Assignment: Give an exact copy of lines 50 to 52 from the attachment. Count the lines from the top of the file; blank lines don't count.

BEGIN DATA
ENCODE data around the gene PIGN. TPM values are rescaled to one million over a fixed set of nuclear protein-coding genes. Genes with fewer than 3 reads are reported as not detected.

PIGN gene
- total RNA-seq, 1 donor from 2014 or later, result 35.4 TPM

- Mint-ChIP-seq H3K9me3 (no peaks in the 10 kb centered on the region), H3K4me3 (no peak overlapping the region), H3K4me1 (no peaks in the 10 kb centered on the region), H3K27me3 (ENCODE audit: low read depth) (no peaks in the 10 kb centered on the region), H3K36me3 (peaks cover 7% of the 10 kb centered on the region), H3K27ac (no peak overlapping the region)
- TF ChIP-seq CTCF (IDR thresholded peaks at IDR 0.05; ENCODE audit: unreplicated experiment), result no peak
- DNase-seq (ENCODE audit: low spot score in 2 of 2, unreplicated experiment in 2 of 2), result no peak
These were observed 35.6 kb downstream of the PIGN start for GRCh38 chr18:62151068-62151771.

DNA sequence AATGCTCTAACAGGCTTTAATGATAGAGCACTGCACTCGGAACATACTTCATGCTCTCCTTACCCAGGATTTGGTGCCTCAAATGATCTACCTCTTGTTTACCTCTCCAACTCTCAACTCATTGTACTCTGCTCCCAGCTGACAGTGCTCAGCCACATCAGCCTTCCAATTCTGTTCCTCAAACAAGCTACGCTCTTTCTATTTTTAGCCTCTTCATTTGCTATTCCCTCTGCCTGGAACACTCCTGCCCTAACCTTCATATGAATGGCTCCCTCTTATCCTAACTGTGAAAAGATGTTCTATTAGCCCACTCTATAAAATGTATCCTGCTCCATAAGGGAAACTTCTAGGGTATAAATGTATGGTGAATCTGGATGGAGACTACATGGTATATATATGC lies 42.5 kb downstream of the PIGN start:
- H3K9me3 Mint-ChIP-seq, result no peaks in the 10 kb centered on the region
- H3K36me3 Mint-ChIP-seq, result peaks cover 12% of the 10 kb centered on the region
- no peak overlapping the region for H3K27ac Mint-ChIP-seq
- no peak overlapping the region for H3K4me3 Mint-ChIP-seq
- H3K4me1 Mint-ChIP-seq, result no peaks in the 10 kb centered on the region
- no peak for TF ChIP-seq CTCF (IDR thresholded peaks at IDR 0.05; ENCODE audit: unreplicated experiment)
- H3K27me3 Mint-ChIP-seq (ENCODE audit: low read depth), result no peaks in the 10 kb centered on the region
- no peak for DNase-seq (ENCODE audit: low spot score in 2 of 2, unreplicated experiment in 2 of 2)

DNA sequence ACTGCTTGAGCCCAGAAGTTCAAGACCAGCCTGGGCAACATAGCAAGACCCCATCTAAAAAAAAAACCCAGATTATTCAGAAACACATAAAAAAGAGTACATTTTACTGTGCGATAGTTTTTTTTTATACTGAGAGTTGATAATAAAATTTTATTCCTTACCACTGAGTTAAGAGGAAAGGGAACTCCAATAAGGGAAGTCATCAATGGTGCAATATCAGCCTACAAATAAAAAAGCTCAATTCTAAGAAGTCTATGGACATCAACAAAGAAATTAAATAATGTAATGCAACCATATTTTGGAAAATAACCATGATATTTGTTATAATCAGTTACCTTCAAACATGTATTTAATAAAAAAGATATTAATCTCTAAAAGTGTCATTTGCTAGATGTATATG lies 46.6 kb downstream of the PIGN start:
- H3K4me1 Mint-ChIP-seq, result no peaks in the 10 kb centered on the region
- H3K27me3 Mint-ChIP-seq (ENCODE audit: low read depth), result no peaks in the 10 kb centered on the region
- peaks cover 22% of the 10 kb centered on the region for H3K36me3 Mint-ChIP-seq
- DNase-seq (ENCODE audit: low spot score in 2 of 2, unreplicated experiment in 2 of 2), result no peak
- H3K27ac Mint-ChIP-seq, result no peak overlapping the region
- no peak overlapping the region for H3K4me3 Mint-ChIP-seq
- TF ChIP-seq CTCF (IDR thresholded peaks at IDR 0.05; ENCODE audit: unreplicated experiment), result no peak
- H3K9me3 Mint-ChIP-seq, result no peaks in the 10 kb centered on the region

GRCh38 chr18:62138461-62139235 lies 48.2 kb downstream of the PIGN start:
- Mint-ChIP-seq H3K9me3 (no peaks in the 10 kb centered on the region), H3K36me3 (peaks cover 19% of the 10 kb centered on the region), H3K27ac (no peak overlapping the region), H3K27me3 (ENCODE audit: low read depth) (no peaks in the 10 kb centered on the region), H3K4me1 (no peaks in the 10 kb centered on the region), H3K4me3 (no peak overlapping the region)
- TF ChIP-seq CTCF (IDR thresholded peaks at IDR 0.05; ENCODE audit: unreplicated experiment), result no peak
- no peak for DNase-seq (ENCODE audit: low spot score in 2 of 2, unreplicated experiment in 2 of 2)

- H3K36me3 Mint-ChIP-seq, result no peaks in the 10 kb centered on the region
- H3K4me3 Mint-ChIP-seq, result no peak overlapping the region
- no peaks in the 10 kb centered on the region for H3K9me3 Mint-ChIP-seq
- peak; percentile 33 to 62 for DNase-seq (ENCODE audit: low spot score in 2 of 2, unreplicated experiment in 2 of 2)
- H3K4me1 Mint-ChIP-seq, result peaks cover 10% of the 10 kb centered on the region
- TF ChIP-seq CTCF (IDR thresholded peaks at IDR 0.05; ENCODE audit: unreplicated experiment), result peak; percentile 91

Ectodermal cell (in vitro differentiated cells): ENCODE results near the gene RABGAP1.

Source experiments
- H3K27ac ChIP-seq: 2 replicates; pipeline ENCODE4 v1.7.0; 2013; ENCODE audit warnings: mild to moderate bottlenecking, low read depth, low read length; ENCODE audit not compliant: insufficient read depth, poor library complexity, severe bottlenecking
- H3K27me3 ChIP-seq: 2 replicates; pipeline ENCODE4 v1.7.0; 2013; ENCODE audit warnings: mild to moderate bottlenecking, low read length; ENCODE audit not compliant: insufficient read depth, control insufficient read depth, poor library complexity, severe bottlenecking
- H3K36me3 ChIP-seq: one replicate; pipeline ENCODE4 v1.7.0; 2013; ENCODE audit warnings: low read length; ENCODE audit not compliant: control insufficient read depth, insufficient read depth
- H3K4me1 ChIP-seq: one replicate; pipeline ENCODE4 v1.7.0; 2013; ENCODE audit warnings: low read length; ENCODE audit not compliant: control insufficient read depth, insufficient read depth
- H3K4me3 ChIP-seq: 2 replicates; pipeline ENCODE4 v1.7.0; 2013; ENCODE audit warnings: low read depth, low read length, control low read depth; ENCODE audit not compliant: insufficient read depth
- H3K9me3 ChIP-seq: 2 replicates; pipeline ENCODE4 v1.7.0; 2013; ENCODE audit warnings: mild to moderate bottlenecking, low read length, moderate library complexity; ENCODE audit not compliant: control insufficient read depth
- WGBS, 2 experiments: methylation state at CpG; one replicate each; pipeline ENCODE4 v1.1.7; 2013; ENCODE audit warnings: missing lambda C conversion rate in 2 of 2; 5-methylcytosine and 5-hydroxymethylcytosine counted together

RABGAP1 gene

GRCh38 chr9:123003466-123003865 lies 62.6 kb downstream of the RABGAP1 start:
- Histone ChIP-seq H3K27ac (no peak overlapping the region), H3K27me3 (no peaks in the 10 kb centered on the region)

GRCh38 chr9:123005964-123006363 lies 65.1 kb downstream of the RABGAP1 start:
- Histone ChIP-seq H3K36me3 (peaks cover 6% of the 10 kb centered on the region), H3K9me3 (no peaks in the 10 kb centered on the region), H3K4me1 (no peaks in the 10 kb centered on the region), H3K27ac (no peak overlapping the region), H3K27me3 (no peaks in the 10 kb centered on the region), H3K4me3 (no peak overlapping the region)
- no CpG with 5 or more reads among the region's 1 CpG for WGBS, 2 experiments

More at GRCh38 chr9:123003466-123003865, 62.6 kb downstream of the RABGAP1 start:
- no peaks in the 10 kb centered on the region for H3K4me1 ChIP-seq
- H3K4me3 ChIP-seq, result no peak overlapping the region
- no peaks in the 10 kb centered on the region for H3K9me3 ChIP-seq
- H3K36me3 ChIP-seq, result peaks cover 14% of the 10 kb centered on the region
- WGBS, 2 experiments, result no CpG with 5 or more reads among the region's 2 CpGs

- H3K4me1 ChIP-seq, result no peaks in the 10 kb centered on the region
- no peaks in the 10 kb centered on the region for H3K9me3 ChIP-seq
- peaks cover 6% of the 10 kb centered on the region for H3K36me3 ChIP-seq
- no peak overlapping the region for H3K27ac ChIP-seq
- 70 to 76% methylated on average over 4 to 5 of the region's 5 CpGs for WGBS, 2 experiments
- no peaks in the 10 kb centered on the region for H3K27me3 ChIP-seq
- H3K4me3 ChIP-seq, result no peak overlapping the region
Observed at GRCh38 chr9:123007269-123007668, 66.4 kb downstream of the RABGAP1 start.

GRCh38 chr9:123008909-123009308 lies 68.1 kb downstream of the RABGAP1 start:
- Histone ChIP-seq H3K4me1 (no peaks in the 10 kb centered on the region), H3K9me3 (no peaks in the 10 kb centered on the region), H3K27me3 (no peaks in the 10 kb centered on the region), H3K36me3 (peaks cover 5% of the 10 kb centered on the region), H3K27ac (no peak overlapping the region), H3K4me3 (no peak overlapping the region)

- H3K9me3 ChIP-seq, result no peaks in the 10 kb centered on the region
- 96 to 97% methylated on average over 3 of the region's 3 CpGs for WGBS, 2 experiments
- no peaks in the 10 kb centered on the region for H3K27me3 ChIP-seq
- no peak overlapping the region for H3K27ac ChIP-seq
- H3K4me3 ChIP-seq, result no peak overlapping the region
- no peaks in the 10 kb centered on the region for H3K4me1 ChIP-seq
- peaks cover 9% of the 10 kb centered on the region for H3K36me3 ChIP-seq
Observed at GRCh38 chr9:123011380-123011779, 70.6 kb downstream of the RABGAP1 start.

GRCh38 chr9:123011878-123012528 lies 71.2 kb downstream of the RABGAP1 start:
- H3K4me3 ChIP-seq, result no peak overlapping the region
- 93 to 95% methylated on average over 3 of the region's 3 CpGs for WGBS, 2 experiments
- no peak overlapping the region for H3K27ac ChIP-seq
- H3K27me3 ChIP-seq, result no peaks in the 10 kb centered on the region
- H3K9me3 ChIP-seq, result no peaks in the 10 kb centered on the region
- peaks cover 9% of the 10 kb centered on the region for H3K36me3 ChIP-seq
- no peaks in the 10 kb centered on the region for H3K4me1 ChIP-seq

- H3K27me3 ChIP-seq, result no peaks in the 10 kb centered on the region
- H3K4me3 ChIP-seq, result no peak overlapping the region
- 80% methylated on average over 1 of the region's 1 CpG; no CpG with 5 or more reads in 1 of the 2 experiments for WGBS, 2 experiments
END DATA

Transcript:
- no CpG with 5 or more reads among the region's 1 CpG for WGBS, 2 experiments

More at GRCh38 chr9:123003466-123003865, 62.6 kb downstream of the RABGAP1 start:
- no peaks in the 10 kb centered on the region for H3K4me1 ChIP-seq